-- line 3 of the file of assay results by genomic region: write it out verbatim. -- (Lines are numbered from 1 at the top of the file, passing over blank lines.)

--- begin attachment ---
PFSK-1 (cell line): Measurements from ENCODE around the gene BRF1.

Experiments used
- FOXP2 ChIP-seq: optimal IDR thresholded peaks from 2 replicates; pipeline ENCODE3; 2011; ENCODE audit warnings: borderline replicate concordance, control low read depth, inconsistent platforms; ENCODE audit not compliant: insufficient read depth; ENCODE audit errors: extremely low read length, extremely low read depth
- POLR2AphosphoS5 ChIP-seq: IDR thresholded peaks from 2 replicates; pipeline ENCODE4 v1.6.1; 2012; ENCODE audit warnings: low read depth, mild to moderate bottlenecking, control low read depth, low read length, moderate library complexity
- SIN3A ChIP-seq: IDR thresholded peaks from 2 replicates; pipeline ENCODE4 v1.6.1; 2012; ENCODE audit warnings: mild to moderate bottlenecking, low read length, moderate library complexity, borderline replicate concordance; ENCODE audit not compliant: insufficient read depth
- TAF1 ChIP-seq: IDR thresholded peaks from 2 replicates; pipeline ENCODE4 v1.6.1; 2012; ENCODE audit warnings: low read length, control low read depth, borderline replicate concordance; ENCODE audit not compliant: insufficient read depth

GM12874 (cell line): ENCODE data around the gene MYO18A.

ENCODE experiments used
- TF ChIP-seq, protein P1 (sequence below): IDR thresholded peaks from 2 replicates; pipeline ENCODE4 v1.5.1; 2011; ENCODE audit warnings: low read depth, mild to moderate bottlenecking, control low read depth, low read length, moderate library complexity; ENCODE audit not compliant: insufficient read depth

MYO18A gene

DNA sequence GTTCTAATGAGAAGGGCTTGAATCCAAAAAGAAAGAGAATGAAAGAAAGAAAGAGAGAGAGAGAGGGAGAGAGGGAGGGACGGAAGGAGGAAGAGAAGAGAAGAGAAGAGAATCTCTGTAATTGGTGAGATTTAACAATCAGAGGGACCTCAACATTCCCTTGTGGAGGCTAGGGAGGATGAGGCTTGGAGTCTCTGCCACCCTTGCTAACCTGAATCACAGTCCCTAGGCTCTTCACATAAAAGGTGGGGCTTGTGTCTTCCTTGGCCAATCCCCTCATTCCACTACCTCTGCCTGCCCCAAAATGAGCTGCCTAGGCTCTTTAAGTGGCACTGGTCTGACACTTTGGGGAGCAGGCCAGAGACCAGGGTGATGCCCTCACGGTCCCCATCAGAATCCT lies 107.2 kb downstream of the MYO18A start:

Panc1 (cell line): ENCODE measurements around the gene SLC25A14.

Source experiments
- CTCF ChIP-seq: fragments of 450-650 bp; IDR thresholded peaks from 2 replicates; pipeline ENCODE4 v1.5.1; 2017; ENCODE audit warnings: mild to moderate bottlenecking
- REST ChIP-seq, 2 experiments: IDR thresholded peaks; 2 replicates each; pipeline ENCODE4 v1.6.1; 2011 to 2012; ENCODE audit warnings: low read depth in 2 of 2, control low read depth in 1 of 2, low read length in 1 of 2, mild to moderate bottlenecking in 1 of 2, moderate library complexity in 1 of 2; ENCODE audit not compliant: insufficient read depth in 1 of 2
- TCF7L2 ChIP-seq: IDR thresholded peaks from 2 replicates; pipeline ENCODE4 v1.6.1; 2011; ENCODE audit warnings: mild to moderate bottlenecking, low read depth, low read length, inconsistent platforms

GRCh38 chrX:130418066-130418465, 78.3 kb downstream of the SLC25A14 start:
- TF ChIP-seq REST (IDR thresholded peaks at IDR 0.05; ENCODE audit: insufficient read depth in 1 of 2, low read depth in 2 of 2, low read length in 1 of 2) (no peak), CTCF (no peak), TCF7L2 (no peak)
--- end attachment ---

- FOXP2 ChIP-seq: optimal IDR thresholded peaks from 2 replicates; pipeline ENCODE3; 2011; ENCODE audit warnings: borderline replicate concordance, control low read depth, inconsistent platforms; ENCODE audit not compliant: insufficient read depth; ENCODE audit errors: extremely low read length, extremely low read depth